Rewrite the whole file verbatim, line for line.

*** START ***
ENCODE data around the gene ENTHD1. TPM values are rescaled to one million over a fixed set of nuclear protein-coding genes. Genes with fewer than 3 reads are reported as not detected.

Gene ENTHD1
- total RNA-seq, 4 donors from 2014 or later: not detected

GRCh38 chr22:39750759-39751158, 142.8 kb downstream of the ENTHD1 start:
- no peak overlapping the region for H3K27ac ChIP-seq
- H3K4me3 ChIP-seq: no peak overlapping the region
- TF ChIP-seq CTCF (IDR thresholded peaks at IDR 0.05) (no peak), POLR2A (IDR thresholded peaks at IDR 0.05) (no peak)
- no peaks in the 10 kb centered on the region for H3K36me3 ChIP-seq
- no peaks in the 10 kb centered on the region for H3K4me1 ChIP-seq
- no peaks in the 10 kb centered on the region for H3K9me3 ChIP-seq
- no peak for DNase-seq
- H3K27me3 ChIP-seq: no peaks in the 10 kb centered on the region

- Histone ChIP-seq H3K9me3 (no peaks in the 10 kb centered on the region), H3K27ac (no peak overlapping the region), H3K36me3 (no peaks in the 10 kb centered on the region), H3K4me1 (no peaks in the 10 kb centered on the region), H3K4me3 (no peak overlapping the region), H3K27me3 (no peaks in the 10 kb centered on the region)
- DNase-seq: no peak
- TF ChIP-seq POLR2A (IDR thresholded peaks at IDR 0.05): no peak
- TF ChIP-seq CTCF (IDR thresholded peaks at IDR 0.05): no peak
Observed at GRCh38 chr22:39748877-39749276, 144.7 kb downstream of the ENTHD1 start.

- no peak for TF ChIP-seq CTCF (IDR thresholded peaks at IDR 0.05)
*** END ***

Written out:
ENCODE data around the gene ENTHD1. TPM values are rescaled to one million over a fixed set of nuclear protein-coding genes. Genes with fewer than 3 reads are reported as not detected.

Gene ENTHD1
- total RNA-seq, 4 donors from 2014 or later: not detected

GRCh38 chr22:39750759-39751158, 142.8 kb downstream of the ENTHD1 start:
- no peak overlapping the region for H3K27ac ChIP-seq
- H3K4me3 ChIP-seq: no peak overlapping the region
- TF ChIP-seq CTCF (IDR thresholded peaks at IDR 0.05) (no peak), POLR2A (IDR thresholded peaks at IDR 0.05) (no peak)
- no peaks in the 10 kb centered on the region for H3K36me3 ChIP-seq
- no peaks in the 10 kb centered on the region for H3K4me1 ChIP-seq
- no peaks in the 10 kb centered on the region for H3K9me3 ChIP-seq
- no peak for DNase-seq
- H3K27me3 ChIP-seq: no peaks in the 10 kb centered on the region

- Histone ChIP-seq H3K9me3 (no peaks in the 10 kb centered on the region), H3K27ac (no peak overlapping the region), H3K36me3 (no peaks in the 10 kb centered on the region), H3K4me1 (no peaks in the 10 kb centered on the region), H3K4me3 (no peak overlapping the region), H3K27me3 (no peaks in the 10 kb centered on the region)
- DNase-seq: no peak
- TF ChIP-seq POLR2A (IDR thresholded peaks at IDR 0.05): no peak
- TF ChIP-seq CTCF (IDR thresholded peaks at IDR 0.05): no peak
Observed at GRCh38 chr22:39748877-39749276, 144.7 kb downstream of the ENTHD1 start.

- no peak for TF ChIP-seq CTCF (IDR thresholded peaks at IDR 0.05)